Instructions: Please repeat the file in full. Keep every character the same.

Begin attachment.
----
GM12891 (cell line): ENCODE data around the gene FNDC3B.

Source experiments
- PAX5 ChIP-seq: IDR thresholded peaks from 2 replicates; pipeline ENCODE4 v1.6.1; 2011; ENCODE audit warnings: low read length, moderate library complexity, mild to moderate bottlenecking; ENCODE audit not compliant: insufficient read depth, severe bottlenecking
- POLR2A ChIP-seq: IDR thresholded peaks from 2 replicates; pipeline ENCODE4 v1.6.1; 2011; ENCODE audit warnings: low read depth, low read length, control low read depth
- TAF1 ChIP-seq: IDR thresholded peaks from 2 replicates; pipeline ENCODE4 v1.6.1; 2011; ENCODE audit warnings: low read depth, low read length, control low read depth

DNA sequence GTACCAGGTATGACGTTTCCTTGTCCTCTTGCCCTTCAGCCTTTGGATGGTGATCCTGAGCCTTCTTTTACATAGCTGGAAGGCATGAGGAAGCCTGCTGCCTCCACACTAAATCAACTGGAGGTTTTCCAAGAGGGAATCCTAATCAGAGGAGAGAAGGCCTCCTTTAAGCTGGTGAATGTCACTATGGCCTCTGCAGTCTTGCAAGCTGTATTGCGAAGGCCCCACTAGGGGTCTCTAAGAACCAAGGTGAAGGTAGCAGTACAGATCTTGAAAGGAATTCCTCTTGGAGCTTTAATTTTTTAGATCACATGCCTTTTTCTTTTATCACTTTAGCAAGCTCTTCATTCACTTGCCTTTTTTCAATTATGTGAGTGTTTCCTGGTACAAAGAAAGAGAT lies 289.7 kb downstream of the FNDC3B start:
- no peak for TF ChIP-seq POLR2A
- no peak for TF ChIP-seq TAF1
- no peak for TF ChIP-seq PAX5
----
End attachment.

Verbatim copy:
GM12891 (cell line): ENCODE data around the gene FNDC3B.

Source experiments
- PAX5 ChIP-seq: IDR thresholded peaks from 2 replicates; pipeline ENCODE4 v1.6.1; 2011; ENCODE audit warnings: low read length, moderate library complexity, mild to moderate bottlenecking; ENCODE audit not compliant: insufficient read depth, severe bottlenecking
- POLR2A ChIP-seq: IDR thresholded peaks from 2 replicates; pipeline ENCODE4 v1.6.1; 2011; ENCODE audit warnings: low read depth, low read length, control low read depth
- TAF1 ChIP-seq: IDR thresholded peaks from 2 replicates; pipeline ENCODE4 v1.6.1; 2011; ENCODE audit warnings: low read depth, low read length, control low read depth

DNA sequence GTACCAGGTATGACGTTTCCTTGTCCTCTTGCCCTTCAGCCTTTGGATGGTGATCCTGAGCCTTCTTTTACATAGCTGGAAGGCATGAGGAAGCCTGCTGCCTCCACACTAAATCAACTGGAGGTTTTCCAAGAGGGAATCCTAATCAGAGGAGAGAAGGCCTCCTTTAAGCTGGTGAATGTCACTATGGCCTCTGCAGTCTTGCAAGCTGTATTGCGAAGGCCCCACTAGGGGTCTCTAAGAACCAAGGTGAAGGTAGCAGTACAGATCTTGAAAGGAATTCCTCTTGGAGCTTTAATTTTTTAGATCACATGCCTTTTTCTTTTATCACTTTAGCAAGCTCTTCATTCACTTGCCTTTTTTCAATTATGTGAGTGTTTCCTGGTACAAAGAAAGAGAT lies 289.7 kb downstream of the FNDC3B start:
- no peak for TF ChIP-seq POLR2A
- no peak for TF ChIP-seq TAF1
- no peak for TF ChIP-seq PAX5